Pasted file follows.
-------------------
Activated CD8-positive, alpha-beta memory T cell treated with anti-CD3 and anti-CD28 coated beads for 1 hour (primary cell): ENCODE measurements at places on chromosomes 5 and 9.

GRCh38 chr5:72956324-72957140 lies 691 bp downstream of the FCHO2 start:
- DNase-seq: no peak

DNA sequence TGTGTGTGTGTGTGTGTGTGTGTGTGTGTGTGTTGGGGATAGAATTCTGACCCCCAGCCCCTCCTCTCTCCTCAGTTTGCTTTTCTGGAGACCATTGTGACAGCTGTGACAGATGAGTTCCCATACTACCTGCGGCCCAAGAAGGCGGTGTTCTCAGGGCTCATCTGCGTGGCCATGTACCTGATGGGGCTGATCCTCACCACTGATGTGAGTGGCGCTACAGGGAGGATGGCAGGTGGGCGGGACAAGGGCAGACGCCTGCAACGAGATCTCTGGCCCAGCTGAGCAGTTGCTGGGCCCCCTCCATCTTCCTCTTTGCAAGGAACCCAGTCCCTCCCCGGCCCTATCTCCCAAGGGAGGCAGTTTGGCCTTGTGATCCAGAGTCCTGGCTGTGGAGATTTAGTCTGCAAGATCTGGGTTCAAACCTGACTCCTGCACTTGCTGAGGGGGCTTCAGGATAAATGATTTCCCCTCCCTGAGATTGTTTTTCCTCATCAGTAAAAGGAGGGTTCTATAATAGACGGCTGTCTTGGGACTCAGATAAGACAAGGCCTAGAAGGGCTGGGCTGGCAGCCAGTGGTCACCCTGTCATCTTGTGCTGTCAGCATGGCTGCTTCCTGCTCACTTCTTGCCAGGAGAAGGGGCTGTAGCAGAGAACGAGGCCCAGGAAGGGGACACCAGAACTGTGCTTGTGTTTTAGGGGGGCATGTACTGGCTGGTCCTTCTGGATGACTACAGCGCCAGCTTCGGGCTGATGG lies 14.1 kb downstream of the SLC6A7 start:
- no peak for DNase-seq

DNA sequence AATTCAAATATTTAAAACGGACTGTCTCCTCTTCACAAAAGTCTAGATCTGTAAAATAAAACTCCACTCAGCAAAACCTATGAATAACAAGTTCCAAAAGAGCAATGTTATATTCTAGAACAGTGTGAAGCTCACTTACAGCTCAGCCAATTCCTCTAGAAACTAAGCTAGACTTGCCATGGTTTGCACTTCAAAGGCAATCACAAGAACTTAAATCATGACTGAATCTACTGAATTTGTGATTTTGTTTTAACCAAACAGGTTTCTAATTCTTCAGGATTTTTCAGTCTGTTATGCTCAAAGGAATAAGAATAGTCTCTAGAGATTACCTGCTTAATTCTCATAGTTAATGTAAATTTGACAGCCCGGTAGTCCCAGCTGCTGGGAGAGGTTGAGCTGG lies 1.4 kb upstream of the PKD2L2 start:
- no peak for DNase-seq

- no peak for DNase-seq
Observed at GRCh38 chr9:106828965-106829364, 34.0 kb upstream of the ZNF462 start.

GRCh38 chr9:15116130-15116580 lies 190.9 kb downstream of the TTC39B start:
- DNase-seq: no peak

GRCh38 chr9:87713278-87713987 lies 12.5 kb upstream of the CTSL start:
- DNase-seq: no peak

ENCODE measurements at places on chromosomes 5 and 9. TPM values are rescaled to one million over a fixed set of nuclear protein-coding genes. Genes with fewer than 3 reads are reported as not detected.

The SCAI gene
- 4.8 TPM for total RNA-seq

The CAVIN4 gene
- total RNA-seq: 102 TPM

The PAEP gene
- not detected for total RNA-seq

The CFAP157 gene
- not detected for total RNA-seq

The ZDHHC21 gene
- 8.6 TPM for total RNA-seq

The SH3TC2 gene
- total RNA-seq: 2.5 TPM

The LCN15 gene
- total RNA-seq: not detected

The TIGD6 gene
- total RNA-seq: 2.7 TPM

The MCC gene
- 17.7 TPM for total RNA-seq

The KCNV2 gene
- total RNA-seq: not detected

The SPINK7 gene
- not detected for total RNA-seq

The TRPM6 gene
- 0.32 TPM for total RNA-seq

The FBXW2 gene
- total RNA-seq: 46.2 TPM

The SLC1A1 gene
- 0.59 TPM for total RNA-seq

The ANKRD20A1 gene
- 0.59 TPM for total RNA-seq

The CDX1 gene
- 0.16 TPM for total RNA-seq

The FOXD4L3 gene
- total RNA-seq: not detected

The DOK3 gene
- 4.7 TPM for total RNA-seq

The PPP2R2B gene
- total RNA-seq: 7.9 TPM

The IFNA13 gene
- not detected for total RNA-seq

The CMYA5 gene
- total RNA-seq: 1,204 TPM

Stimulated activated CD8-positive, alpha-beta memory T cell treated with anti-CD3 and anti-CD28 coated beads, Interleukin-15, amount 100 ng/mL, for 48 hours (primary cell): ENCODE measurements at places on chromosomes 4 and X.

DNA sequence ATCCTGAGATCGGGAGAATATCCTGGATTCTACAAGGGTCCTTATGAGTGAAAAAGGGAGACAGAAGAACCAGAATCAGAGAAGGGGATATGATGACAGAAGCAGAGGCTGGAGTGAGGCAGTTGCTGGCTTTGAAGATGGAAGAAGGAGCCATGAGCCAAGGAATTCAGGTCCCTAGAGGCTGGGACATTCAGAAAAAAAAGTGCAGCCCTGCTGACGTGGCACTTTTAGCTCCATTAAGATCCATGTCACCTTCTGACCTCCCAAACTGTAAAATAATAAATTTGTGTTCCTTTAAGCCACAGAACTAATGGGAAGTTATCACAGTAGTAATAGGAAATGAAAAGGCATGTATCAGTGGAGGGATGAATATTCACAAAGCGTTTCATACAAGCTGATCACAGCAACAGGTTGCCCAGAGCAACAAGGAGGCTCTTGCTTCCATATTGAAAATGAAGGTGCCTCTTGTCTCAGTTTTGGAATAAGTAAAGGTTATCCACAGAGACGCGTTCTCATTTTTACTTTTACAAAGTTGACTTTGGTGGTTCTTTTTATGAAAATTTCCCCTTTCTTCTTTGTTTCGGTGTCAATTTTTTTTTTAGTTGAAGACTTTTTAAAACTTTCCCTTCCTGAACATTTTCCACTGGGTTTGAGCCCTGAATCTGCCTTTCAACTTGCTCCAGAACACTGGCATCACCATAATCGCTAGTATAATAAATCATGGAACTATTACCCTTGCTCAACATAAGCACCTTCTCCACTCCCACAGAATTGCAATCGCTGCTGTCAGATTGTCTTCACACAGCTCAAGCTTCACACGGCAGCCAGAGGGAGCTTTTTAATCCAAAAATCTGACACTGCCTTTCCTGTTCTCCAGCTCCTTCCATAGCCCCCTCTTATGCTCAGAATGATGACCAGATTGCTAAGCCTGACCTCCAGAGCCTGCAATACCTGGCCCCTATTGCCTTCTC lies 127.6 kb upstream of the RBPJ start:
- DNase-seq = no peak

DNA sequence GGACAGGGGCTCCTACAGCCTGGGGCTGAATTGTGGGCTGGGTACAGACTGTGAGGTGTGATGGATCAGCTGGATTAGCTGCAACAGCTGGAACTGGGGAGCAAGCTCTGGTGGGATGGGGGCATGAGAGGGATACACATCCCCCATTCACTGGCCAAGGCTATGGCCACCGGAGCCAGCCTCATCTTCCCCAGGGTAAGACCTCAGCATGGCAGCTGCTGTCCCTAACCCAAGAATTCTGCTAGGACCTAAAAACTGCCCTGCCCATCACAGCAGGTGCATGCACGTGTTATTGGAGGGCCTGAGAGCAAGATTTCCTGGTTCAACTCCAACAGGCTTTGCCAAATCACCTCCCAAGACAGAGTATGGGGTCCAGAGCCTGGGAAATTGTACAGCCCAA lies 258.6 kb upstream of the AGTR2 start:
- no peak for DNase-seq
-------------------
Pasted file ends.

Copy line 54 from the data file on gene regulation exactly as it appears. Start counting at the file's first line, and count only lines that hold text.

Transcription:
- not detected for total RNA-seq